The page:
Today, Marian Green and I are each posting our perspective on God's promises (I'll link to hers at the end of this post.) Be stretched. Be encouraged. Theology (is) for Girls!
Six years ago, on a Wednesday, Rob and I lost our first child through a miscarriage. The next Sunday, in God’s mysterious providence, Rob was scheduled to preach Psalm 128.
I sat listening in the pew as he picked up his Bible: “Your wife will be like a fruitful vine within your house; your children will be like olive shoots around your table. Behold, thus shall the man be blessed who fears the Lord.”
I was brokenhearted. The promises which had seemed crystal clear last time I read them were growing blurry. Had I misunderstood the Lord’s word? Or, worse, had His promises failed?
Any Christian knows the Scriptures are full of hopeful verses about home and family life:
Psalm 113:9: “[God] gives the barren woman a home, making her the joyous mother of children.” Proverbs 22:6: “Train up a child in the way he should go; even when he is old he will not depart from it.” Ephesians 6:2 (quoting Exodus 20:12): “’Honor your father and mother’ (this is the first commandment with a promise) ‘that it may go well with you and that you may live long in the land.’”
And several more come readily to mind besides. But—even in the church community—we see real-life families that don’t seem to match up:
Friends who desire children but are battling infertility. A son who has quit six different rehab programs and is back on the streets. A daughter who has converted to Islam. A forty-year-old brother who longs for a godly wife. A child who has an abusive father.
What do God’s promises give to God’s people? Or, put another way: I found a promise! Now what?
It would be easy to be angry with God when, newly un-pregnant, I heard the words of Psalm 128. Inward reflection is in order.
If I read all the way to the end, the verse says, “thus shall the man be blessed who fears the Lord.” And if I’m honest with myself, I’m not the God-fearer that I should be. Nor, now that the Lord has given me children, do I faithfully train them every step of the way. Nor can I claim perfection in the duty to honor my mother and father. I never uphold my side of the promises.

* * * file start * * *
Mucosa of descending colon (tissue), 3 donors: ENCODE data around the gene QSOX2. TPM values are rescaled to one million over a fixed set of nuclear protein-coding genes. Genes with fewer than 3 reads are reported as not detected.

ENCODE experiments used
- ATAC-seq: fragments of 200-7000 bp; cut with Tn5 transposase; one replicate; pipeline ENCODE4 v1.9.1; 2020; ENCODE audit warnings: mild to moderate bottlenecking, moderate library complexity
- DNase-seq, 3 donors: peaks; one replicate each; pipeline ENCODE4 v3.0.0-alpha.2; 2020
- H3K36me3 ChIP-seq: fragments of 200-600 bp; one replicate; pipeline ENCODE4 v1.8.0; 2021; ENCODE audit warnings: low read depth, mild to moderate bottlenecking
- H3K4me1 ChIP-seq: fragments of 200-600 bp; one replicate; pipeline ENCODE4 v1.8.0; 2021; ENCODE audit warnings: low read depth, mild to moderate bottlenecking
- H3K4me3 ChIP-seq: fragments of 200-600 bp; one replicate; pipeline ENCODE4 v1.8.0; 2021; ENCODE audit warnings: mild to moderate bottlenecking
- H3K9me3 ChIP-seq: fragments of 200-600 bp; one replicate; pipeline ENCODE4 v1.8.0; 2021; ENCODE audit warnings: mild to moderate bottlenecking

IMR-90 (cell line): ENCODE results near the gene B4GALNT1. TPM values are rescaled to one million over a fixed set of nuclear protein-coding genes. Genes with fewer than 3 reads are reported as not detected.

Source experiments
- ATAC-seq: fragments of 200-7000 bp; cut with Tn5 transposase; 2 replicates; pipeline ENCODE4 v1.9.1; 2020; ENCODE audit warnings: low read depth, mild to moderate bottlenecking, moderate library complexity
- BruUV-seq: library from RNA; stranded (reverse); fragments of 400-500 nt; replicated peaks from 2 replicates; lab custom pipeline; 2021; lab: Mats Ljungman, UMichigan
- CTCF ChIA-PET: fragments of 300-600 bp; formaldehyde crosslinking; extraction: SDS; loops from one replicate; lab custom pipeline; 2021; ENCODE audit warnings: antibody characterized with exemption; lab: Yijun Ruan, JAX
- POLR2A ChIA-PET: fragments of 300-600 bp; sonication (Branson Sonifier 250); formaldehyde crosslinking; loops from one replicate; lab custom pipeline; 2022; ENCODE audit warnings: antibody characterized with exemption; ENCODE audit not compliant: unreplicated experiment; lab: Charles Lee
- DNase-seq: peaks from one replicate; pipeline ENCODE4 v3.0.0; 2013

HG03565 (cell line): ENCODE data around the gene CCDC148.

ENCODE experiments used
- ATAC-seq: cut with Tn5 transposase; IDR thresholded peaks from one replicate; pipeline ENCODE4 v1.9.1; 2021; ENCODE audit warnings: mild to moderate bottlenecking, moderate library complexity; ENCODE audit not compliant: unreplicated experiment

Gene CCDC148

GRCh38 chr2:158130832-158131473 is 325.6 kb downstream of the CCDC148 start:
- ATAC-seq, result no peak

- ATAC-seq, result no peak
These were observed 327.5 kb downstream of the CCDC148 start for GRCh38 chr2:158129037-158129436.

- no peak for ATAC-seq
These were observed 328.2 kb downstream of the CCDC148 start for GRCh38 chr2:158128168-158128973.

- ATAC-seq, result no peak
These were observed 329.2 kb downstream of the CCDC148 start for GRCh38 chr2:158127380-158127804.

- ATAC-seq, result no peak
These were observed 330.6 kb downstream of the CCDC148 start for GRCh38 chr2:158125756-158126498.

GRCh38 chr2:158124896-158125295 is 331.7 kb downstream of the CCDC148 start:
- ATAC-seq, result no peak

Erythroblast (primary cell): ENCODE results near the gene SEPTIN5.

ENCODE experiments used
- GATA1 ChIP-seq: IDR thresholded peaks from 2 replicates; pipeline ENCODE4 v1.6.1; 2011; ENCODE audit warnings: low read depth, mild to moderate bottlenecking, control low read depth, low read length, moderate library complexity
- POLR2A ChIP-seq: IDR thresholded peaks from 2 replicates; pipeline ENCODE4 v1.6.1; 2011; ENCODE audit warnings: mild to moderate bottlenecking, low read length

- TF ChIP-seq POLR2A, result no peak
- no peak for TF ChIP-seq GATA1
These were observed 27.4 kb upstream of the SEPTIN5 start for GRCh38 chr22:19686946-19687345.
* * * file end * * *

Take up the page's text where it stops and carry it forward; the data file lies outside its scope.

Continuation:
If I take the perspective that God owes me something promised, then I have an inflated view of my own holiness. The only reason I may receive a gift from God is because He is holy!
An honest look inward at my sinful failings drives me to look upward, believing that God is exactly who He says He is.
He is a gracious God who delights to give good gifts to his children. As Jesus explained in Matthew 7: “Or which one of you, if his son asks him for bread, will give him a stone? Or, if he asks for a fish, will give him a serpent? If you then, who are evil, know how to give good gifts to your children, how much more will your Father who is in heaven give good things to those who ask Him?”
God says that His word does not fail (Joshua 21:45), that He is unchangingly generous (James 1:17), and that His ways are good for His children (Romans 8:28).
I must cultivate trust in Him even in the midst of puzzling circumstances.
My great-aunt once gave me an antique “promise box.” Hundreds of verses are written on tiny sheets of paper and rolled up inside the box. It even came with a miniature wooden stick to insert and remove the promises. This box screams: pick one, any one! A verse just for you, Megan!
This box is cute. But it causes problems.
For one thing, the random scraps of Scripture don’t encourage me to look closely at meaning and context.
Also, this personal-sized box with its verse for my day is misleading: the promises in Scripture are for me. But they aren’t just for me.
God’s word is given to His people—all of them. He has spoken to his covenant community in all ages and all places. And I am bound up with these people in an inseparable, every-part-useful way. (I Corinthians 12:21-26) Together, we are His body.
So that means that when the body is blessed, I am blessed.
And, it means the definition of “family” extends far beyond me and my genes. Jesus himself said to his genealogy-focused hearers: “’Whoever does the will of my Father in heaven is my brother and sister and mother.’” (Matthew 12:50)
Like Naomi holding Obed, I can cuddle my friend’s baby or mentor her Christ-loving teenager or pray with her godly grandmother—and praise the Lord. I receive the fulfilled promise of family because I am part of the body.
In our longing for godly family, we may not have to look very far ahead to see His good way revealed. The Muslim daughter may yet flee to Christ. The single brother may find a wife. The barren woman may get pregnant.
And we can pray and work to that end because we know those are things which please the Lord. He may even be pleased to grant them tomorrow.
But we may need to look for fulfillment further ahead than that. We need to think like Christ in Mark 10:29-30: “‘There is no one who has left house or brothers or sisters or mother or father or children or lands, for my sake and for the gospel, who will not receive a hundredfold now in this time, houses and brothers and sisters and mothers and children and lands, with persecutions, and in the age to come eternal life.’”
Some days, I’m tempted to skim right over the “with persecutions” part. But, ultimately, any earthly reward is going to be unsatisfactory, blemished, breakable. Those baby olive shoots around my table will inevitably cry, and spill their milk, and get the flu.
Only in eternity will we see all things (people, relationships) made new. I must set my heart’s eyes on what is ahead.
And there my promised treasure will be also.
Please read Marian Green's perpective on this topic at Uprooted and Undone. We invite you girl theologians everywhere to read mine, read hers, leave a comment, and even write your own post about the promises of our God!